811 lb-ft of torque puts the Mulsanne Speed out ahead of every so-called muscle car on the market and eclipses most million-dollar hypercars.
Those in the market for a sedan with equal levels of performance and luxury would do well to stop by their local Bentley
dealership, and have a look at the Flying Spur
. Though not available in Speed trim like the previous four-door Continental, the W12 model already packs the 616-horsepower 6.0-litre twin-turbo W12 from the Continental GT Speed
– and we wouldn't be surprised to see the British automaker come out with an even more performance-oriented version in the future. But what about the Mulsanne
Bentley's flagship model has typically been left out of the performance equation applied to its nouveau-riche
stablemates, but that ends here and now with the introduction of the new Mulsanne Speed. With 530 horsepower on tap (25 more than the standard model), the new Mulsanne Speed ranks among the more (if not most) powerful sedans on the market. But it blows everything else out of the water when it comes to torque: Bentley's signature 6.75-litre twin-turbo V8 has been augmented to produce a freight train-rivaling 811 pound-feet of twist, available from as low as 1,750 rpm. As far as torque goes, that puts the Mulsanne Speed out ahead of every so-called muscle car on the market and eclipses most million-dollar hypercars. It's also around triple the output of the same engine when it was introduced way back in 1959, and could be enough to put the prospect of the Bugatti Galibier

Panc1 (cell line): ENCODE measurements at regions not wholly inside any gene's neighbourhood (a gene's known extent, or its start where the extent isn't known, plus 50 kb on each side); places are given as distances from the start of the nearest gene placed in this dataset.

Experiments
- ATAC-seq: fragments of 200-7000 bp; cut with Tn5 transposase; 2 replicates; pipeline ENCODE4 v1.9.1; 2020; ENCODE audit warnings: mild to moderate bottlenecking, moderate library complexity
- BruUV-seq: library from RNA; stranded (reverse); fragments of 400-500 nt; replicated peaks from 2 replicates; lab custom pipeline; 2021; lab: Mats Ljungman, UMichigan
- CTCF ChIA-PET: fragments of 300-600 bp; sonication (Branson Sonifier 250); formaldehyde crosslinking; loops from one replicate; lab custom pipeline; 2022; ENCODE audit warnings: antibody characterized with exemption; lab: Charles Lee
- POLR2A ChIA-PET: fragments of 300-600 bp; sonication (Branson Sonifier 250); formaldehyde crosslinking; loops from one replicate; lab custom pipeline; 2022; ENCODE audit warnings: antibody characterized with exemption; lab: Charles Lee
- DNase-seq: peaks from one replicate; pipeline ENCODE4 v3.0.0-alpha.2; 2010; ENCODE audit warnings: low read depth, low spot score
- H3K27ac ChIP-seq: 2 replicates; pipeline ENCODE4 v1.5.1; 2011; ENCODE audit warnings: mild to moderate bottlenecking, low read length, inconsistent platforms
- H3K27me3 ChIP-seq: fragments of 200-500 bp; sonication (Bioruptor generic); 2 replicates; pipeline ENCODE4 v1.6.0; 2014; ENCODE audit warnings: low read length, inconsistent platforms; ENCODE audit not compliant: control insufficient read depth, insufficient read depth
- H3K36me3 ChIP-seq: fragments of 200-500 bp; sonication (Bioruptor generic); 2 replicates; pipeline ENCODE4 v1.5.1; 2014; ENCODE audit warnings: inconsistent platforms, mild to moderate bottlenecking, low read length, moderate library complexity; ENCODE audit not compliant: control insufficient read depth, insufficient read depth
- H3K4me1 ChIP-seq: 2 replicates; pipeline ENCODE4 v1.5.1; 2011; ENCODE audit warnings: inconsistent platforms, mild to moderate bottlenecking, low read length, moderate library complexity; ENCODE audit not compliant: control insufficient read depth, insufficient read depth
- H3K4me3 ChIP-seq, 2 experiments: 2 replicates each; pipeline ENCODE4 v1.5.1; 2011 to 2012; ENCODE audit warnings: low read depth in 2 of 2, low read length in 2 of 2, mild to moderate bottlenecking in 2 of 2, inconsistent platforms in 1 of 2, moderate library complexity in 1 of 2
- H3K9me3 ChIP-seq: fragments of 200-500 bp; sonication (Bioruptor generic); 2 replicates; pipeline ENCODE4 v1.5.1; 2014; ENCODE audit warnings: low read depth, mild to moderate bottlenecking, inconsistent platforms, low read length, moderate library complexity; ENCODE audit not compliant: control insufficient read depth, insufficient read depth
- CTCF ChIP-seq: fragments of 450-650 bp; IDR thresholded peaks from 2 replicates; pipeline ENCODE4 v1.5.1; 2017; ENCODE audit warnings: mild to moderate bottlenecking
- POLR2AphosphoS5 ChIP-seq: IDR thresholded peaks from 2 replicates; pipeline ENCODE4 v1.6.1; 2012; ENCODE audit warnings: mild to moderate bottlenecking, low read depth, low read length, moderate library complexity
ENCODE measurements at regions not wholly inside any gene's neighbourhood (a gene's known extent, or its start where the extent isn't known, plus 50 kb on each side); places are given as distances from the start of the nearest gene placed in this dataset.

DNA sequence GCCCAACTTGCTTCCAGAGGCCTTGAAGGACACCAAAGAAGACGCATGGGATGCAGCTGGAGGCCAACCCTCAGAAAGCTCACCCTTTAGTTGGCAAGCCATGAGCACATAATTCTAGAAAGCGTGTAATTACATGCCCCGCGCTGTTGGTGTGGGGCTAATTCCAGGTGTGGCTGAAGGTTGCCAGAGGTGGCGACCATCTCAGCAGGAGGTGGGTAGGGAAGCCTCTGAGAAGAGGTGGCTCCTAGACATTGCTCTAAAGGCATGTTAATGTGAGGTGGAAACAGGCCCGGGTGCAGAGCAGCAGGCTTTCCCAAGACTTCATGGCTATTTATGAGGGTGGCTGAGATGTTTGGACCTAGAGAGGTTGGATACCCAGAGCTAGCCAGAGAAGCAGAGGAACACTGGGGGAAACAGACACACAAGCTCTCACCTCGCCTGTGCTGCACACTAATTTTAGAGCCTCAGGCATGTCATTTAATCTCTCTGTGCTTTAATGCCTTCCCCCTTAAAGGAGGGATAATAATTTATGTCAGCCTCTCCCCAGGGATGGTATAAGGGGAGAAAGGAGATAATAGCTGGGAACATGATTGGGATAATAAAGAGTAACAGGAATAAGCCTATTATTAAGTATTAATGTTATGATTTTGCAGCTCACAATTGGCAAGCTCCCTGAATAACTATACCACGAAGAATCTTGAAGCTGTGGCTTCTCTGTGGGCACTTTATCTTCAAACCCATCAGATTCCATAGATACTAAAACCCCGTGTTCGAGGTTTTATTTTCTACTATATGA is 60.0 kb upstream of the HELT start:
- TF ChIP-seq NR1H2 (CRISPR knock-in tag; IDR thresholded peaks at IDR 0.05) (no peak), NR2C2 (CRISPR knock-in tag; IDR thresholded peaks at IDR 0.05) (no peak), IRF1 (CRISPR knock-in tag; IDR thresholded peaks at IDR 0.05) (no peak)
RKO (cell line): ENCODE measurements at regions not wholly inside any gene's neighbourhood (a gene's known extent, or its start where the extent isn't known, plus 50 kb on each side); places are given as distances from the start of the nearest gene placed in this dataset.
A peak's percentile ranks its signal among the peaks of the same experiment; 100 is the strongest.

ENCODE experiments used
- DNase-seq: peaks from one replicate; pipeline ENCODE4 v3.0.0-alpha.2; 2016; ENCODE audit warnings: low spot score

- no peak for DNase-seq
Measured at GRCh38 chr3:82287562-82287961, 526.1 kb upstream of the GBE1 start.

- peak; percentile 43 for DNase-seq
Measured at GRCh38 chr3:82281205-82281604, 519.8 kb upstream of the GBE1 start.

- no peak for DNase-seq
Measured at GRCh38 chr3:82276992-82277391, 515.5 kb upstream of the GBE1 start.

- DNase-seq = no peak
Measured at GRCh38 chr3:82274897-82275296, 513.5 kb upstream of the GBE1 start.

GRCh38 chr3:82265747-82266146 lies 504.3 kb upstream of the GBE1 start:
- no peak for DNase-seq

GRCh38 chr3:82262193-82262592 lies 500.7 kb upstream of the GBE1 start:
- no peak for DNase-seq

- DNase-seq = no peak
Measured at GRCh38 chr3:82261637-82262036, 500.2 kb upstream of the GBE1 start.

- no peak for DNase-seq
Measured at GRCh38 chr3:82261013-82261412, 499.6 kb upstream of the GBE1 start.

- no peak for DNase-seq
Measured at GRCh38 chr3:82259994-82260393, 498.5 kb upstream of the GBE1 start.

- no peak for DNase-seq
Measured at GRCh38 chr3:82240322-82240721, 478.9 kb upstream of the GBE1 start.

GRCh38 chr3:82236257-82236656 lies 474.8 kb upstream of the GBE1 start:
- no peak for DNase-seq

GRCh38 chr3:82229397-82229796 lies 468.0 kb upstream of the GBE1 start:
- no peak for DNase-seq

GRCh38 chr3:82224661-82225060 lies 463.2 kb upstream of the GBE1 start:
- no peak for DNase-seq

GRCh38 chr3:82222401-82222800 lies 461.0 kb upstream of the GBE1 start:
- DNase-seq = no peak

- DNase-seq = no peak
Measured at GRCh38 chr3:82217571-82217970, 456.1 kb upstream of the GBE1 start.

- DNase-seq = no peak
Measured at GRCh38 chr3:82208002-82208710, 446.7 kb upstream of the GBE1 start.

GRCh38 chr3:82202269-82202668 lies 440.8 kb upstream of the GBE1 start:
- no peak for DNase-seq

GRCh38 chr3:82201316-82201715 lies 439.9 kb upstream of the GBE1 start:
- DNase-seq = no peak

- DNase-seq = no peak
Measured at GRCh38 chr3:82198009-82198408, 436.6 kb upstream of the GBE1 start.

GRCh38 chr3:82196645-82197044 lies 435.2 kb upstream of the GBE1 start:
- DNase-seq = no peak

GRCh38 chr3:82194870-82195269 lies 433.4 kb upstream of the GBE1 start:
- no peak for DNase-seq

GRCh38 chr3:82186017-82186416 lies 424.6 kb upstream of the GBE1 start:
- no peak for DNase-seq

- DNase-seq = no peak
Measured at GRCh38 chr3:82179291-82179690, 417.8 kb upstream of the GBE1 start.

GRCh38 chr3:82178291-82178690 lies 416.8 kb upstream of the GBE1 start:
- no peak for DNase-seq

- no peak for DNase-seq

ever reaching production out of the question once and for all.
Every pound-foot of that muscle is required to move the big sedan to 60 mph (96 km/h) in 4.8 seconds, en route to a top speed of 190 miles per hour (305 km/h) (compared to 5.1 seconds and 184 mph / 297 km/h in the existing Mulsanne). All the while, improvements to combustion and a cylinder deactivation system that turns the engine into an efficient-ish V4 when cruising, though that likely won't be a worry for the oil barons who are bound to make up the bulk of the order list.
While it was at it, the crew in Crewe also recalibrated the eight-speed automatic transmission (which now includes an S mode to keep the revs above 2,000 and the turbos spooled up as well as the adjustable air suspension. It's also given the big sedan dark-tinted grilles and lights, directional 21-inch wheels and a two-tone interior (which takes some 150 hours and 14 bull hides to complete) with the Mulliner Driving Specification fitted as standard. There's plenty more to digest in the press release below
(including some enhancements for the standard model as well) ahead of the Mulsanne Speed's debut at the Paris Motor Show
next month and the commencement of deliveries this winter.